The breathless enthusiasm and unflagging energy go a long way to keeping a newcomer invested in each fresh bit of berserk worldbuilding and cheerfully nonsensical bit of design or action. One Piece moves with such absolute confidence and such unfaltering conviction that it’s easy to surrender to its excesses and its go-for-broke imagination. The show walks a delicate balance of grounding the cartoon physics and logic just enough in reality to allow for the possibility of even a bit of sincere dramatic weight, while also being a show in which essentially every character is capable of gravity-defying martial arts and some even go a step beyond that and fully just have superpowers. There’s a lived in practicality to the costumes and the sets, and that practicality sits side by side with a sequence in which Luffy inflates himself to the size of a parade float in order to catch a cannonball in his belly and send it flying back at an attacking ship.
It’s a split that’s also palpable in the cast and the various approaches they take to this material. The uniformly excellent young cast playing the Straw Hat crew are doing everything in their considerable power to bring as much sincerity and gravitas as they possibly can to every scene detailing the broken homes and haunted pasts and implacable feelings of yearning driving them to the sea.
Meanwhile, the various actors playing the villains and antagonists, particularly Jeff Ward as the rabid clown Buggy and Regan as the over-zealous Garp, are one and all going so far over the top it’s a wonder they don’t crack the ozone. Even before the physics-shattering action starts up, these performances keep One Piece firmly rooted in its origins as a demented cartoon, even as the younger cast members valiantly strive to bring the humanity front and center.
Striking a balance between these extremes and making it all feel like…one…piece…is Iñaki Godoy as Luffy. The task would seem impossible, but Godoy makes it look as easy as breathing, assuming that breathing comes easily. Apologies to asthmatics, but the simile stands.
Godoy somehow identifies an earnest and empathetic core to Luffy even in the most heightened and ridiculous moments of the series. Radiating joy and enthusiasm in his every second on screen, you fully believe that this bizarre creature would compel others to his cause and bend the rules of reality around his deeply felt sense of right and wrong. Godoy’s not a total newcomer (he had a prominent role in a previous Netflix series, The Irregulars) but One Piece should be a star-making turn given the difficulty of what he achieves, and how easy he makes it look.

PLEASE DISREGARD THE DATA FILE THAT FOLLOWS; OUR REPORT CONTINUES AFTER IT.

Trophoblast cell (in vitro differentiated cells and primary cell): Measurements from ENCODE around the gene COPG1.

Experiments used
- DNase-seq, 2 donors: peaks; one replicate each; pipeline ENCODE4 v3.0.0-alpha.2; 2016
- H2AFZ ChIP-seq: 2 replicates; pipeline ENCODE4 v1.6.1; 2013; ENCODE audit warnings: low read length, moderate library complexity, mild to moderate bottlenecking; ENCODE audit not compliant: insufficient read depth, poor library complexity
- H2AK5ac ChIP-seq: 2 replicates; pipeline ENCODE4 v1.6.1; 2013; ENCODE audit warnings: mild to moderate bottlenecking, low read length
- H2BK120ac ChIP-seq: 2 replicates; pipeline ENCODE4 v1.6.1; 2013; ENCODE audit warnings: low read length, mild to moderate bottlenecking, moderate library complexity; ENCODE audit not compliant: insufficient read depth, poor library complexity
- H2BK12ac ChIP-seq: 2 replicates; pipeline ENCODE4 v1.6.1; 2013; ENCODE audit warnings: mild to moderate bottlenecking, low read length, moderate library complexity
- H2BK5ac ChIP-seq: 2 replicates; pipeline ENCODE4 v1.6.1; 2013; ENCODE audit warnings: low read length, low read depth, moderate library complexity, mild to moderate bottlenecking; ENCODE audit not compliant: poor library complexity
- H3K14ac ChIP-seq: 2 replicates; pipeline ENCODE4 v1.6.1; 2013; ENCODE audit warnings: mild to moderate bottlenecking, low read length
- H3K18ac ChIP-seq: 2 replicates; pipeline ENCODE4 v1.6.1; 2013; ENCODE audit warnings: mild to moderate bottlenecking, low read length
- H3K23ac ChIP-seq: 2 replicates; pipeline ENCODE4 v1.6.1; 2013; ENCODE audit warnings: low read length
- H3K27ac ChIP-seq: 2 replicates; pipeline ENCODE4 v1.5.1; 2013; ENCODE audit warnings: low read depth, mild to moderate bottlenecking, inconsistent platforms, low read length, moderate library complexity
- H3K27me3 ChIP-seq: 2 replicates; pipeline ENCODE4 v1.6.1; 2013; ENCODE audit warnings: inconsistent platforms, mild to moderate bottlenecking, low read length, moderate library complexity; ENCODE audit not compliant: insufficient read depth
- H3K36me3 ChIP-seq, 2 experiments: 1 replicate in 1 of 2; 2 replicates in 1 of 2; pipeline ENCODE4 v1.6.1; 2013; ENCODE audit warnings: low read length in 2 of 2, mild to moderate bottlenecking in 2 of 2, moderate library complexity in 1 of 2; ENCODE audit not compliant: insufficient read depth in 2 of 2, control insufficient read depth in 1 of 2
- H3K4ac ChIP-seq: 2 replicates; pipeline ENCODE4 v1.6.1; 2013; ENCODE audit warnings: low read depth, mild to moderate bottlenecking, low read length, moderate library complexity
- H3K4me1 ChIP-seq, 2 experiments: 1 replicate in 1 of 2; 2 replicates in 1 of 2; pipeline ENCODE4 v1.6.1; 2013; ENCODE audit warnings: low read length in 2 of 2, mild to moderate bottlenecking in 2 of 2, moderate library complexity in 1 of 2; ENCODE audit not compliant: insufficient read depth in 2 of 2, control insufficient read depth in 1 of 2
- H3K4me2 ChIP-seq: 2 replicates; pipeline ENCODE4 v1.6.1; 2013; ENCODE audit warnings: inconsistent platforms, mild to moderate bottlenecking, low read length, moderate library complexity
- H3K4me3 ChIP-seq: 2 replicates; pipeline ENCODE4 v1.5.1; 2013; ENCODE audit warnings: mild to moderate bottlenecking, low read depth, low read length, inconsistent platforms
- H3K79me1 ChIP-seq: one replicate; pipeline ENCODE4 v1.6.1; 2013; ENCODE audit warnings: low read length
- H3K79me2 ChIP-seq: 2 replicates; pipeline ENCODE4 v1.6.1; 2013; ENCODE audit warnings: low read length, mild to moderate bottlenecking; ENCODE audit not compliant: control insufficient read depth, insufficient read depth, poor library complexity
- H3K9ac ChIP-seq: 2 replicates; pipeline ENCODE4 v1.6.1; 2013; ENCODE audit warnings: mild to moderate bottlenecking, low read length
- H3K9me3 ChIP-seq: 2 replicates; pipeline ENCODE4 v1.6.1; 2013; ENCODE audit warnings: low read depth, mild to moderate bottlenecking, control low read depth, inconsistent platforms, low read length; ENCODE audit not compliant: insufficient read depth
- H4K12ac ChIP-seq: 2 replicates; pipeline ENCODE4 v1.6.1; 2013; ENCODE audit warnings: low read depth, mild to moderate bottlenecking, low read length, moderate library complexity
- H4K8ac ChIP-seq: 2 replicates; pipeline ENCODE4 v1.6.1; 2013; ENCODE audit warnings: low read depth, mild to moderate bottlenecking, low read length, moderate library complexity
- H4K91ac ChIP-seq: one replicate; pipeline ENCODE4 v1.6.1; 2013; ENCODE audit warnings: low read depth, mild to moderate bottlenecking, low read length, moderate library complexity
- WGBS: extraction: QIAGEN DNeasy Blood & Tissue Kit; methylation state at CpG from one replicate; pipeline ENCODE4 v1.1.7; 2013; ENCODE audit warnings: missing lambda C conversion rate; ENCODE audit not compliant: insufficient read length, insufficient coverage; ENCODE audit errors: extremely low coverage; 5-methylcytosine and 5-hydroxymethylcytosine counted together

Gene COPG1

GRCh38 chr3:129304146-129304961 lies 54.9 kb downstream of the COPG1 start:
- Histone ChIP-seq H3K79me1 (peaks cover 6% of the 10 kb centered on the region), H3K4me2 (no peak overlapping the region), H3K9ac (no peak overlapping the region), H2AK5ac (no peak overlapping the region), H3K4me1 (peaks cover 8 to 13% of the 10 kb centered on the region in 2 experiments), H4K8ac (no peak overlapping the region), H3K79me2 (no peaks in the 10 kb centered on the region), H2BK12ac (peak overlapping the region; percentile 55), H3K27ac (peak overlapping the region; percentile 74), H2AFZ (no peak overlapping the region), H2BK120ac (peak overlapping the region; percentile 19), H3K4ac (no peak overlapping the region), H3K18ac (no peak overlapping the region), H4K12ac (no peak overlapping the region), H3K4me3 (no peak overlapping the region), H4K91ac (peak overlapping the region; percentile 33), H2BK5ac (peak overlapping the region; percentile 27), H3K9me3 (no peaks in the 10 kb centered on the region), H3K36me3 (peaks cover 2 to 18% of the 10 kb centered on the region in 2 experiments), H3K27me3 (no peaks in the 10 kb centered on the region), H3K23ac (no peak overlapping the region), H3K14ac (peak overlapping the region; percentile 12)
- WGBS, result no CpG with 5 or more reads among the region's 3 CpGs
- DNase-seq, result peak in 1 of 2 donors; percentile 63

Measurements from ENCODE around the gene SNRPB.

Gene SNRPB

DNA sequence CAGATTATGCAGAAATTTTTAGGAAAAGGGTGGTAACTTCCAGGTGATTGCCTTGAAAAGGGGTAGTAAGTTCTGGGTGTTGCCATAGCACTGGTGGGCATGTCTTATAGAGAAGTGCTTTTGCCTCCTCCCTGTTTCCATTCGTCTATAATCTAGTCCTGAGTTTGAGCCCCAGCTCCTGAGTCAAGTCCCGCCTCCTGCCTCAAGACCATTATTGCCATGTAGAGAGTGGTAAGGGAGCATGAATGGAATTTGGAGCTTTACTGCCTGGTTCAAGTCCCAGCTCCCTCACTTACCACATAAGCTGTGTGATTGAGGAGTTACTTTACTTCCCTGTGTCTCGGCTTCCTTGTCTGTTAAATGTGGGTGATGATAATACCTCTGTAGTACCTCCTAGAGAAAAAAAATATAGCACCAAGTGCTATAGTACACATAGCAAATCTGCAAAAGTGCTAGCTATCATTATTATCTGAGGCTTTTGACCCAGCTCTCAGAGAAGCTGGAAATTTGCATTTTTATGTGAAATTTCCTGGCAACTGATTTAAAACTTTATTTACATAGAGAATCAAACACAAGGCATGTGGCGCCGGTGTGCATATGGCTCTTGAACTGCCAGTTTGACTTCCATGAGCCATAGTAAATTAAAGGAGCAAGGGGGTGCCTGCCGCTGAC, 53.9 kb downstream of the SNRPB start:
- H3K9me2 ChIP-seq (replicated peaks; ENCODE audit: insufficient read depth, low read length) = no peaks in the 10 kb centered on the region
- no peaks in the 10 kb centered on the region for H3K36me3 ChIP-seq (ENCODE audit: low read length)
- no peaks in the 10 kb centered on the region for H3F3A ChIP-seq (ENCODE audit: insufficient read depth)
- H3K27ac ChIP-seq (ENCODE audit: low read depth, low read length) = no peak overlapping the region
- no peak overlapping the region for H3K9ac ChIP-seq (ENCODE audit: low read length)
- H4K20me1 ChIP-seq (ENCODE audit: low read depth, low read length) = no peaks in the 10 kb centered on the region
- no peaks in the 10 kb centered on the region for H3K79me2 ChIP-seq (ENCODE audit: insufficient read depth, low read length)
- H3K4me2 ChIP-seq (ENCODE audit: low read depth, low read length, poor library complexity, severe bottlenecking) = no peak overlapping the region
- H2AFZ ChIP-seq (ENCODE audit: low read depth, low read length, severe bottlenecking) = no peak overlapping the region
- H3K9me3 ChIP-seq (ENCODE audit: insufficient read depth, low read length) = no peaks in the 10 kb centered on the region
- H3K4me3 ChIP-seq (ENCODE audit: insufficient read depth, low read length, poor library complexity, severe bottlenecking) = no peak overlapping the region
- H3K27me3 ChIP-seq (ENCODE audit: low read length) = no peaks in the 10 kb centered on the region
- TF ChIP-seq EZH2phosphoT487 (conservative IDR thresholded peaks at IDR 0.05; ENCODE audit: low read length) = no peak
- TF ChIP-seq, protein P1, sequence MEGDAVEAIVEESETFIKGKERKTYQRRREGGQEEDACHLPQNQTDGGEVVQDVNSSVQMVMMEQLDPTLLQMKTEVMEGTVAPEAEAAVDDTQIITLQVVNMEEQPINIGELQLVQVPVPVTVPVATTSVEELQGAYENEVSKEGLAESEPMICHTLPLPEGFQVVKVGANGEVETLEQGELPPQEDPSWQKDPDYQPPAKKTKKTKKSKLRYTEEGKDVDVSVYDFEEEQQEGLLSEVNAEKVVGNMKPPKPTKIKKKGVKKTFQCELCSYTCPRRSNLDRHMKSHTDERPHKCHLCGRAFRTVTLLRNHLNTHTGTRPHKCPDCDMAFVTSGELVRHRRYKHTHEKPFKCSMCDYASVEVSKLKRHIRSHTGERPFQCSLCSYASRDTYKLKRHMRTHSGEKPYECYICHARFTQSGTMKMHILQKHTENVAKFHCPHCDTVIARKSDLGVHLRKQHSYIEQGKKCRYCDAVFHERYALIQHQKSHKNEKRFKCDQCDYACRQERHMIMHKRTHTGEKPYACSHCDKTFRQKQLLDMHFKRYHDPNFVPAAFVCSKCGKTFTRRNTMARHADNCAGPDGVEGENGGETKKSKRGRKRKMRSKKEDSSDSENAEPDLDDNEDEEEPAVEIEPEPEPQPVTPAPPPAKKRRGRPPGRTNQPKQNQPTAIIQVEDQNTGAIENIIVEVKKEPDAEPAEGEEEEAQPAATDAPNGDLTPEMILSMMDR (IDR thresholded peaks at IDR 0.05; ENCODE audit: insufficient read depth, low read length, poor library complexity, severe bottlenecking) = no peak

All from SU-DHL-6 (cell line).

The other major standout of the cast is Mackenyu as the sword-wielding Zoro (one R though, so he’s totally distinct from that other Zorro). Mackenyu also stole the show in Rurouni Kenshin: The Final as the villainous Enishi. In that film and this series, Mackenyu not only leaks charisma out of his pores, but he seems to have an intuitive understanding that the more relaxed he is in comparison to the mania around him, the more of an impression he makes. He knows how to use a silent scowl to nail a punchline better than any dialogue could, and he knows that striking the right pose can sell a badass moment more than even the choreography.
One Piece has martial arts battles, sea monsters, found families, the power of friendship enabling flawed people to overcome their traumas and live as their best selves, super-powered brawls, a goat-guy in one episode for some reason, the list goes on and on.
American efforts at anime adaptations have had a…mixed…reaction, let us say, and there will always be the question of why a property or story that’s been told perfectly well in one medium ‘needs’ to be ported over to another. Especially in the case of a series like One Piece, where the elasticity of comics and animation is a literal better fit for a main character who is indeed elastic.
I can’t speak to how longtime One Piece readers and viewers will respond to this (though the anecdotal response I’ve seen so far has been pretty delighted) but taking it on its own terms as a new original fantasy/adventure series, I was immediately hooked by the world and characters of One Piece. With endless invention and a surprising amount of sincere heart and humanity, it’s a daffy brew unlike any other major fantasy series going on right now.
Netflix, hurry up and pay your goddamn writers and your goddamn actors so they can start working on a second season already.